Dr. Markova extended the scope of her teaching to the Slovak Paralympic Committee, where she worked as a protocol and events manager. Her work involved organizing sports like tennis, powerlifting, and table tennis for paralympic athletes, many of whom were the same paralympic athletes she once coached in her after-school program. One such athlete, Veronica Vadivikova, is a Paralympic gold medalist who is still active today. Dr. Markova also utilized her skills as a polyglot to translate for the Paralympic committee during multiple international conferences, a job she was able to secure partially due to the help of her PhD mentor and partially due to her large range of languages. 

Dr. Markova ultimately halted her career in the Paralympic Committee to pursue a new opportunity: teaching in New York City. “[Eventually,] I was supposed to go to the Paralympic Games in 2004 in Athens with the Slovak Paralympic team, but I accepted a job to teach in one of the New York City schools. I could not be in two places at the same time,” Dr. Markova remarked.

Here at Stuyvesant, Markova has been able to use her extensive knowledge of the pedagogy of physical education, as well as her experience teaching professional athletes, to encourage students to reach their athletic potential. “Working with professional Paralympians taught me that if you really want it, you can get it and succeed. They were not blaming their disability. They were not afraid to fail. They always got up and were trying, [...] so all of that I try to use in teaching here in Stuyvesant. Keep trying and never give up on yourself and others,” Dr. Markova stated. She further explained that her experience teaching visually impaired children how to swim taught her the value of building a trusting relationship with her students and setting high expectations for them: “They trusted us and believed in their and our abilities. And I can tell you that all children learn how to swim at the end of that week because we were giving them constant feedback and [had] high expectations for them,” Dr. Markova explained.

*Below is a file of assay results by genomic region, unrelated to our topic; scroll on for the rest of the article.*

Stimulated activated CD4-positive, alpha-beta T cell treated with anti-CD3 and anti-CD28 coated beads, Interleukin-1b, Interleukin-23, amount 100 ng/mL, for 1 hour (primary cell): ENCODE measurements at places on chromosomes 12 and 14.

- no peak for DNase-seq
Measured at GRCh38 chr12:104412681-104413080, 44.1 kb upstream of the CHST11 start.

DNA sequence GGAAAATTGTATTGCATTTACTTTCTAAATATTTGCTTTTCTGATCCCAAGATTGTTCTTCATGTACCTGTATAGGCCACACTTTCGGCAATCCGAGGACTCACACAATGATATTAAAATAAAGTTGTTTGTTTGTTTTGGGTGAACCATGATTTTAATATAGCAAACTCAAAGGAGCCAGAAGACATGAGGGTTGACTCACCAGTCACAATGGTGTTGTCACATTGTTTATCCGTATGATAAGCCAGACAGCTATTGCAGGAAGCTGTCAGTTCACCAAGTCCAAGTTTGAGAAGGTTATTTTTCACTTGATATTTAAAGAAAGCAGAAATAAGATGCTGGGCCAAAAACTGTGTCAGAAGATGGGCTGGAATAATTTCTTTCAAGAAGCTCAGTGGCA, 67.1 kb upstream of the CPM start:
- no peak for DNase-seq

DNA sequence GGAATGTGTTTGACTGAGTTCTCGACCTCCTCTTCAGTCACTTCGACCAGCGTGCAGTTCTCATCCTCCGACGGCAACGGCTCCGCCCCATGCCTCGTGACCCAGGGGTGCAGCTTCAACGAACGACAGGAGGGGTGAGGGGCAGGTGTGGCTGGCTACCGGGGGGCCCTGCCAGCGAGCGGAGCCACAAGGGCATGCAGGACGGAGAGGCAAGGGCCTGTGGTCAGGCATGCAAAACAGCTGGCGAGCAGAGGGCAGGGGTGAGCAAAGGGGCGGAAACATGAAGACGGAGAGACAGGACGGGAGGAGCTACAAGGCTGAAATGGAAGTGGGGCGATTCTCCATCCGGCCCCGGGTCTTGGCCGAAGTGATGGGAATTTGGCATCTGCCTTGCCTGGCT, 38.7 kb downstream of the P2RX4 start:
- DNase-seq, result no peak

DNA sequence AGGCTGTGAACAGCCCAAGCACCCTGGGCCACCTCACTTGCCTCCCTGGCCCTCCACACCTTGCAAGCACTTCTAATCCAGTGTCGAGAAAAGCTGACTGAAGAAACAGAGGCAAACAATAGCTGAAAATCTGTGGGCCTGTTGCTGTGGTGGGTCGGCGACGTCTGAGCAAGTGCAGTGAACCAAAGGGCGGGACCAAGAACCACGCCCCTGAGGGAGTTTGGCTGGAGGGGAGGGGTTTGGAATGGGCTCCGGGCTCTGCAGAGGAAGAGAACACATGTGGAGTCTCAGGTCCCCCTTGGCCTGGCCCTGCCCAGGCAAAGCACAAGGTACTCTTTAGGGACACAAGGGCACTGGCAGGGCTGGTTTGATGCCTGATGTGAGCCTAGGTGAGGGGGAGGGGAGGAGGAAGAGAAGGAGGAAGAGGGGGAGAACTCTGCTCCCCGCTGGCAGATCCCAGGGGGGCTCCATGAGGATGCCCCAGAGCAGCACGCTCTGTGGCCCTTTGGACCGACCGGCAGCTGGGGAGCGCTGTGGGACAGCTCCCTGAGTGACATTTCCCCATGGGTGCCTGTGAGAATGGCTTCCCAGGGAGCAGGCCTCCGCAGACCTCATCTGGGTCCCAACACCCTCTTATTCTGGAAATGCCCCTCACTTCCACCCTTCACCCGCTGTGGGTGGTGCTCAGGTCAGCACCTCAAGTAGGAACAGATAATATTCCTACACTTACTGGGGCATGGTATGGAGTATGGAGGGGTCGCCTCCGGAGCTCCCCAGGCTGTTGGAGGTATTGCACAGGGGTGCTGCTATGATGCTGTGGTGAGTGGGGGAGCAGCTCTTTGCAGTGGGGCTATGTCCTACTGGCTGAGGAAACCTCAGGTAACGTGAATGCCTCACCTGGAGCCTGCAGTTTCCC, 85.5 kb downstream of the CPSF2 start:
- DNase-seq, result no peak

Recently, Dr. Markova came back from a sabbatical, which she spent studying nutrition. She chose to study nutrition due to its close ties to physical education. “There is very close contact between [physical exercise] or sports and nutrition. […] You cannot change anything without adapting the other,” Dr. Markova reflected. She has been able to utilize her knowledge in this area since returning to Stuyvesant by informing and advising her students on how to maintain a healthy lifestyle: “I try to promote prevention as the best way to stay healthy and happy, which basically means to have a healthy lifestyle. Related to a healthy lifestyle is being physically active and [having] proper nutrition,” Dr. Markova clarified. She hopes that Stuyvesant can offer a specialized course on the matter in the future: “We were also hoping in our Health and Physical Education Department to offer Sports Nutrition class as [an] elective in [the] close future,” she stated.

Despite her time away, however, Stuyvesant still feels the same to her: “I feel like I never left. […] Nothing changed, to be honest with you,” she said.

Dr. Markova has had quite an extensive career, not just in a plethora of different jobs, but in a plethora of different places too. From coaching future Paralympians to teaching Stuyvesant students, there’s no doubt that she has a great passion for athletics. Her eagerness to learn about every subtopic in her field has earned her expertise in biology, nutrition, adaptive physical education, and more, making her a jack of all trades.